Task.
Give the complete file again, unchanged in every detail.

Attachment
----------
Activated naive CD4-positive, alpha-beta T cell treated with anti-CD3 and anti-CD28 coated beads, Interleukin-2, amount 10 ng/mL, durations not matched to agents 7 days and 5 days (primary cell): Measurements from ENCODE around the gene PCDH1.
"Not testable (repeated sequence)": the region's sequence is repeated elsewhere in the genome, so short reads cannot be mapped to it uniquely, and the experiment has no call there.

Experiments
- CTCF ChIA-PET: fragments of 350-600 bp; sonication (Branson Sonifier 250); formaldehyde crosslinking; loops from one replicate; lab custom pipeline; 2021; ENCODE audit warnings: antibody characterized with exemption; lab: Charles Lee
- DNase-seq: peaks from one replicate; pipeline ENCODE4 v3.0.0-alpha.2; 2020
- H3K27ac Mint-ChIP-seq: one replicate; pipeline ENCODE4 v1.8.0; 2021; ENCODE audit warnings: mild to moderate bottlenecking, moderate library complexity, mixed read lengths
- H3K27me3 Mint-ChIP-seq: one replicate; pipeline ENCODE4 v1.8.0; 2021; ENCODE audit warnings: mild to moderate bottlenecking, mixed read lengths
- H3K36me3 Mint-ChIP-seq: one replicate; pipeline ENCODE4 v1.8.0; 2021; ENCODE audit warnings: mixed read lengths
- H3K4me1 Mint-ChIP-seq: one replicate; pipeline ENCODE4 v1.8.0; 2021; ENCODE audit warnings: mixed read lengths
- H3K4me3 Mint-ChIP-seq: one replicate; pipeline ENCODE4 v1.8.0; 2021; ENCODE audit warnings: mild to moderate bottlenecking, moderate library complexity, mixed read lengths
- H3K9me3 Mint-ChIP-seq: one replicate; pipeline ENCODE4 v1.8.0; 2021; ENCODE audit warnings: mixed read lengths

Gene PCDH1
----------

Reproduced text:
Activated naive CD4-positive, alpha-beta T cell treated with anti-CD3 and anti-CD28 coated beads, Interleukin-2, amount 10 ng/mL, durations not matched to agents 7 days and 5 days (primary cell): Measurements from ENCODE around the gene PCDH1.
"Not testable (repeated sequence)": the region's sequence is repeated elsewhere in the genome, so short reads cannot be mapped to it uniquely, and the experiment has no call there.

Experiments
- CTCF ChIA-PET: fragments of 350-600 bp; sonication (Branson Sonifier 250); formaldehyde crosslinking; loops from one replicate; lab custom pipeline; 2021; ENCODE audit warnings: antibody characterized with exemption; lab: Charles Lee
- DNase-seq: peaks from one replicate; pipeline ENCODE4 v3.0.0-alpha.2; 2020
- H3K27ac Mint-ChIP-seq: one replicate; pipeline ENCODE4 v1.8.0; 2021; ENCODE audit warnings: mild to moderate bottlenecking, moderate library complexity, mixed read lengths
- H3K27me3 Mint-ChIP-seq: one replicate; pipeline ENCODE4 v1.8.0; 2021; ENCODE audit warnings: mild to moderate bottlenecking, mixed read lengths
- H3K36me3 Mint-ChIP-seq: one replicate; pipeline ENCODE4 v1.8.0; 2021; ENCODE audit warnings: mixed read lengths
- H3K4me1 Mint-ChIP-seq: one replicate; pipeline ENCODE4 v1.8.0; 2021; ENCODE audit warnings: mixed read lengths
- H3K4me3 Mint-ChIP-seq: one replicate; pipeline ENCODE4 v1.8.0; 2021; ENCODE audit warnings: mild to moderate bottlenecking, moderate library complexity, mixed read lengths
- H3K9me3 Mint-ChIP-seq: one replicate; pipeline ENCODE4 v1.8.0; 2021; ENCODE audit warnings: mixed read lengths

Gene PCDH1